Construction Company Settles False Claims Act Allegations Relating to Small Business Subcontracting for $2.8 Million
On May 12, the U.S. Department of Justice announced a $2,804,110 settlement with Hensel Phelps Construction Company to resolve allegations that it violated the False Claims Act (FCA) by circumventing federal regulations designed to encourage contract awards to service-disabled veteran owned small businesses (SDVOSBs). According to the settlement, Hensel Phelps, a general contractor that performs public and private construction projects, improperly claimed credit toward its small business subcontracting goals for subcontracts it awarded to an SDVOSB that it should have known was acting as a mere “pass-through” for a large business that was actually performing the work.
The settlement highlights DOJ’s continued focus on FCA enforcement actions involving allegations of small business contracting fraud. DOJ has entered into a number of settlements with large businesses resolving such allegations, including a recent $48.5 million with TriMark USA, LLC, which DOJ described as “the largest-ever False Claims Act recovery based on allegations of small business contracting fraud.” DOJ’s interest in these types of cases stems from its theory that, under the “presumption of loss rule,” 15 U.S.C. § 632(w), the government’s “damages” arising from misrepresentations of small business size or status are equal to the entire value of the contracts awarded. Combined with the FCA’s treble damages provision, the presumption of loss rule makes small business contracting fraud an attractive enforcement target for the government, as well as whistleblowers who can share in the recovery.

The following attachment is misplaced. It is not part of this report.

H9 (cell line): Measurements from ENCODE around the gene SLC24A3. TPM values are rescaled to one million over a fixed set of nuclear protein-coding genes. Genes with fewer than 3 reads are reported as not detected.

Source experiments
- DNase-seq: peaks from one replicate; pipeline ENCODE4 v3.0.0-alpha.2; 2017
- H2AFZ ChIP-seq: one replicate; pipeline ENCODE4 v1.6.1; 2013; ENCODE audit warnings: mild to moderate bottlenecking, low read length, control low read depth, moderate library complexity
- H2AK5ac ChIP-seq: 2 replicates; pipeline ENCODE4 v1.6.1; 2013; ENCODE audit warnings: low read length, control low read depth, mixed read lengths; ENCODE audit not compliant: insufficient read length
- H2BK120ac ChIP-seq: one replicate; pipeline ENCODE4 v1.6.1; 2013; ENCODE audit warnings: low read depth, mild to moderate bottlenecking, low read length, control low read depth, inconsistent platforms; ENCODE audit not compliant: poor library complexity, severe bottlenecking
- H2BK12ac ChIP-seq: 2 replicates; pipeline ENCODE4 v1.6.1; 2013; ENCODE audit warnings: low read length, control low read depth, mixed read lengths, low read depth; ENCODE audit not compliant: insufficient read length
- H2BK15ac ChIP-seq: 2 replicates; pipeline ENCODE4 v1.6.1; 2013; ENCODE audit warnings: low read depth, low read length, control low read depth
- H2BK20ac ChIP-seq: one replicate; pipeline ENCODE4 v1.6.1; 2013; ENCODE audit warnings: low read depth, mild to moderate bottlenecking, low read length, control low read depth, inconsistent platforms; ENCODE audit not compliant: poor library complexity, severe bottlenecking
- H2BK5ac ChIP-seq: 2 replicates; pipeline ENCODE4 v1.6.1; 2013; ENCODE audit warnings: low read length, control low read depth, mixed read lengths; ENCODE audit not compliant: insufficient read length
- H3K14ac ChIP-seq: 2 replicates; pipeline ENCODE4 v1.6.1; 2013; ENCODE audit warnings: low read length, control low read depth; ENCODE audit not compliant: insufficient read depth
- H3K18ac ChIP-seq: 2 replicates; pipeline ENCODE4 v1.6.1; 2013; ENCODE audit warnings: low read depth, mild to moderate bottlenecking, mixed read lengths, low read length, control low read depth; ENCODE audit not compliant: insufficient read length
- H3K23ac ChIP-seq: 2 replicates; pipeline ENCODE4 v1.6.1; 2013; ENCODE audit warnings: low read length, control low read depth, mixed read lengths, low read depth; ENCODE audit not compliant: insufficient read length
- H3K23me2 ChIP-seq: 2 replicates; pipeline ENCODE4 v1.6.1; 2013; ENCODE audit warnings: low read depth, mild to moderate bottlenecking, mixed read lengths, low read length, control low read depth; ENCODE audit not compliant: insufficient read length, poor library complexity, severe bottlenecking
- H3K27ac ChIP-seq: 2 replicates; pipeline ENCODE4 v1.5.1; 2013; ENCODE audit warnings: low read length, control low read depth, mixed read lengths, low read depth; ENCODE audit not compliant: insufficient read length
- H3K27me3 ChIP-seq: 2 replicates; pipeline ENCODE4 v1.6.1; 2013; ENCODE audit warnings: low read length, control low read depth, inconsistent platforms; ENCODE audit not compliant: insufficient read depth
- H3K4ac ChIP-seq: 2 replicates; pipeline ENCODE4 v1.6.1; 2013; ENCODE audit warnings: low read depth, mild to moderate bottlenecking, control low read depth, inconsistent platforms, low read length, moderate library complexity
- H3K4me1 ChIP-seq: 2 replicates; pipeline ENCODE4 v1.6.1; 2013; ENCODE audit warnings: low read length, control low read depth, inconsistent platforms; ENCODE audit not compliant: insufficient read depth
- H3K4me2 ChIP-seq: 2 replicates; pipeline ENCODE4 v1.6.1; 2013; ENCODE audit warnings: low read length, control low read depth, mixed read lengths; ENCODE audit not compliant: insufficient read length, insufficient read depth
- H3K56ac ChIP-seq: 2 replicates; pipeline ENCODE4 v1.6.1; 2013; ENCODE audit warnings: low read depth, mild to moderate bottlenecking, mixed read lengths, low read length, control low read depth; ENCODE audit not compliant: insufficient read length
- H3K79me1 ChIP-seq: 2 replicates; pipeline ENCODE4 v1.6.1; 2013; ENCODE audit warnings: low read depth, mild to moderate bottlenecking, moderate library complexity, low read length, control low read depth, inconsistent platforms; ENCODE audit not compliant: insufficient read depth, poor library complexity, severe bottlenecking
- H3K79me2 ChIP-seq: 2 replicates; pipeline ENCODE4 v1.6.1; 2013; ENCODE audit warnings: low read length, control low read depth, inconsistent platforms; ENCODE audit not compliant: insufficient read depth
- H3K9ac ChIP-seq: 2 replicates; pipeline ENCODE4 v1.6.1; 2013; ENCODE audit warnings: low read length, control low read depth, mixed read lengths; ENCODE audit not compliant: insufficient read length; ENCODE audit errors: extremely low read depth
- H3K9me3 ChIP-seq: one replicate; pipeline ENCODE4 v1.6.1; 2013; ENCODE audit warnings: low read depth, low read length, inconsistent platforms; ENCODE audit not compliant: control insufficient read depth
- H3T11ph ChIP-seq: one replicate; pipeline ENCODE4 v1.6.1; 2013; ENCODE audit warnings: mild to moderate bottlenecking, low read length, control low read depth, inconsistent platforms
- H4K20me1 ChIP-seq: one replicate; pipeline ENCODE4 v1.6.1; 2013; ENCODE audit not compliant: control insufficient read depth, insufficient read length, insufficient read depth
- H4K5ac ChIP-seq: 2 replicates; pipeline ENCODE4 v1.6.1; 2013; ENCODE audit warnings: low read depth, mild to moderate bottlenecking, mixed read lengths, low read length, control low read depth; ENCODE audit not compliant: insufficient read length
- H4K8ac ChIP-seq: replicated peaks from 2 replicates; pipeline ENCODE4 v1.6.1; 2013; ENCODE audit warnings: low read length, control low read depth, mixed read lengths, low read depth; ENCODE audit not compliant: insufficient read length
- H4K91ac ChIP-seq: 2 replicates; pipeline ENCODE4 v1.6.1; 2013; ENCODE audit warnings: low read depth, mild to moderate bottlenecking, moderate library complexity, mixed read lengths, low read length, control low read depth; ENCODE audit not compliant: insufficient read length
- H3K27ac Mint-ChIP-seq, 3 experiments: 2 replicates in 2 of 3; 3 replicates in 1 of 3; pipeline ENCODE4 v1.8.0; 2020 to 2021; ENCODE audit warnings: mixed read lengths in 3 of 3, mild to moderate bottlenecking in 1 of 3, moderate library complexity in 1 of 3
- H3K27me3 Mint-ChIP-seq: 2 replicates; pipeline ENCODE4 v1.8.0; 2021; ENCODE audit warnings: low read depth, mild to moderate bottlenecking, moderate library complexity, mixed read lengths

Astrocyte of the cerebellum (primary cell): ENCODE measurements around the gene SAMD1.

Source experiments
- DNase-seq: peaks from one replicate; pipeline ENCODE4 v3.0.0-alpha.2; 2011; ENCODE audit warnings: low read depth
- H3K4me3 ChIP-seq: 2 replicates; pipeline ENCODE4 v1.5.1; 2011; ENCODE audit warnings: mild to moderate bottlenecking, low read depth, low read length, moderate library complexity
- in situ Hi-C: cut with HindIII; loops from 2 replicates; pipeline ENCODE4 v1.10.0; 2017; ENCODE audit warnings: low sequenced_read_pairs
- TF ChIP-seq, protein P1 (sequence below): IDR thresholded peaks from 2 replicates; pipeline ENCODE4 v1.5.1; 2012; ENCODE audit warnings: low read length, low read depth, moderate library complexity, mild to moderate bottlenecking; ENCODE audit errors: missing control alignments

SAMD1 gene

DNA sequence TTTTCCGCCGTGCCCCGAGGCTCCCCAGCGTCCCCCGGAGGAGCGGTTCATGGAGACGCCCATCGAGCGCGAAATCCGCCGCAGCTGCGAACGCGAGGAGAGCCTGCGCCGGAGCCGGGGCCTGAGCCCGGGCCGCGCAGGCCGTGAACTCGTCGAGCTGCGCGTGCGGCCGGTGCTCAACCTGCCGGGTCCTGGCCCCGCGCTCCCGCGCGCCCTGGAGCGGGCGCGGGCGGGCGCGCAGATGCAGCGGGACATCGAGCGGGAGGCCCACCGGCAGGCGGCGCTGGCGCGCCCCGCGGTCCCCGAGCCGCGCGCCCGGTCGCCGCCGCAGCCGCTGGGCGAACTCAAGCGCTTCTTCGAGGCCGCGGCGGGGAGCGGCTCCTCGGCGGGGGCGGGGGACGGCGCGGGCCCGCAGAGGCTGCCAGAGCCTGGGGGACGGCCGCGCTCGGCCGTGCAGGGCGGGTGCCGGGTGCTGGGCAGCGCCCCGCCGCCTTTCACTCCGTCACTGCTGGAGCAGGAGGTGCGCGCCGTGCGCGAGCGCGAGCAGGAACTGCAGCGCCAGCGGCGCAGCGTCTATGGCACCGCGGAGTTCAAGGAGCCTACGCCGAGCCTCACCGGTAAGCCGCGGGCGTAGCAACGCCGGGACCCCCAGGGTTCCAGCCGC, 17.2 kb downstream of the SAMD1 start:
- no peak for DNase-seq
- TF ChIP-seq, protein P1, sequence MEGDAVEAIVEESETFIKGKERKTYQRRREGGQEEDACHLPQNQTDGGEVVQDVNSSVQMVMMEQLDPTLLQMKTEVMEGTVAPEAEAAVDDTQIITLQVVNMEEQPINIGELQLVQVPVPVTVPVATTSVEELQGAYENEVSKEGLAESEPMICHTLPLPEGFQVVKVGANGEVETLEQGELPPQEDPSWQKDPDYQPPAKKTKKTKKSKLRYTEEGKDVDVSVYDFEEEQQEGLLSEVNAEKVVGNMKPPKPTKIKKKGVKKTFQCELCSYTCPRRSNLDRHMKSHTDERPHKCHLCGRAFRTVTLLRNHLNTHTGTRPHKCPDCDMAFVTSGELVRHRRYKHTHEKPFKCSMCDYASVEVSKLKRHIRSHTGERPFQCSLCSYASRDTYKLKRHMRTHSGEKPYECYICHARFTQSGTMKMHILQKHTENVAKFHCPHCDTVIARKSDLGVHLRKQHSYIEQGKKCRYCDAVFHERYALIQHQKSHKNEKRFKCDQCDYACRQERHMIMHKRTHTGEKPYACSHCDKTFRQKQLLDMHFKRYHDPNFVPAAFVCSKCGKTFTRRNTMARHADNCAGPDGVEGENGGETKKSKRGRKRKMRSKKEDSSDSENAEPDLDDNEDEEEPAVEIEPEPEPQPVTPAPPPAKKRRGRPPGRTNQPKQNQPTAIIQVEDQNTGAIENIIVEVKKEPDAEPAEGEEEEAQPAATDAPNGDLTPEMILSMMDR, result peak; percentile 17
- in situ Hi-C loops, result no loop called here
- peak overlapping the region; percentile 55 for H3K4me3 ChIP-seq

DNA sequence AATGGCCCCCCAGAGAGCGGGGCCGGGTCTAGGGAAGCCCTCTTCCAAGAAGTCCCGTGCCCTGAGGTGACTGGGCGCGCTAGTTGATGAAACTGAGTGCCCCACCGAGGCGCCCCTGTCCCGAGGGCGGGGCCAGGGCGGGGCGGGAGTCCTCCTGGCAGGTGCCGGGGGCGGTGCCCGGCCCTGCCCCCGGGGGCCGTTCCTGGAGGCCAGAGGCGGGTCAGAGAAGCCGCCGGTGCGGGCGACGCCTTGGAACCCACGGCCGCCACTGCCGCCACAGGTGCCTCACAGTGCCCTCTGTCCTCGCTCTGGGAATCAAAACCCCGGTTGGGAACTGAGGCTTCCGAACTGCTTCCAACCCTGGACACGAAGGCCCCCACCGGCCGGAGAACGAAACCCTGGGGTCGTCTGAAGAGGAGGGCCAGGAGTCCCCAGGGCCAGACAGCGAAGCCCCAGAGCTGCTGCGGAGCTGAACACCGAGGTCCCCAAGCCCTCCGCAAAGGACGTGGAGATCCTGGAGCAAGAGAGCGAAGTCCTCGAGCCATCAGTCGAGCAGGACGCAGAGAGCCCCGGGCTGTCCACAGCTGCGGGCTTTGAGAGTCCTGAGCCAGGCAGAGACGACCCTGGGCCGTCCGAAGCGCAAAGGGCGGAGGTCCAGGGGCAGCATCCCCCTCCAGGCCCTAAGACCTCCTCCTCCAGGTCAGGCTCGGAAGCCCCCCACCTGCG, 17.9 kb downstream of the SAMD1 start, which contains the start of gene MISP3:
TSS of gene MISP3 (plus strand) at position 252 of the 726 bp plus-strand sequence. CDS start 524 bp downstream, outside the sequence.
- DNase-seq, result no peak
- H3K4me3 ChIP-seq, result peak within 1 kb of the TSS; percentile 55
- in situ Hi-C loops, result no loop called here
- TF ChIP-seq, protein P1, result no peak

These settlements underscore the significant risk of liability for large contractors teaming with small businesses that do not meet the requirements for the size or status they claim. The consequences of resolving such allegations are severe and are not limited to paying a hefty settlement amount. Contractors will also face the ramifications of DOJ publicizing the settlement amount and allegations, and could be subject to suspension and debarment proceedings by federal agencies after the settlement with DOJ has been finalized.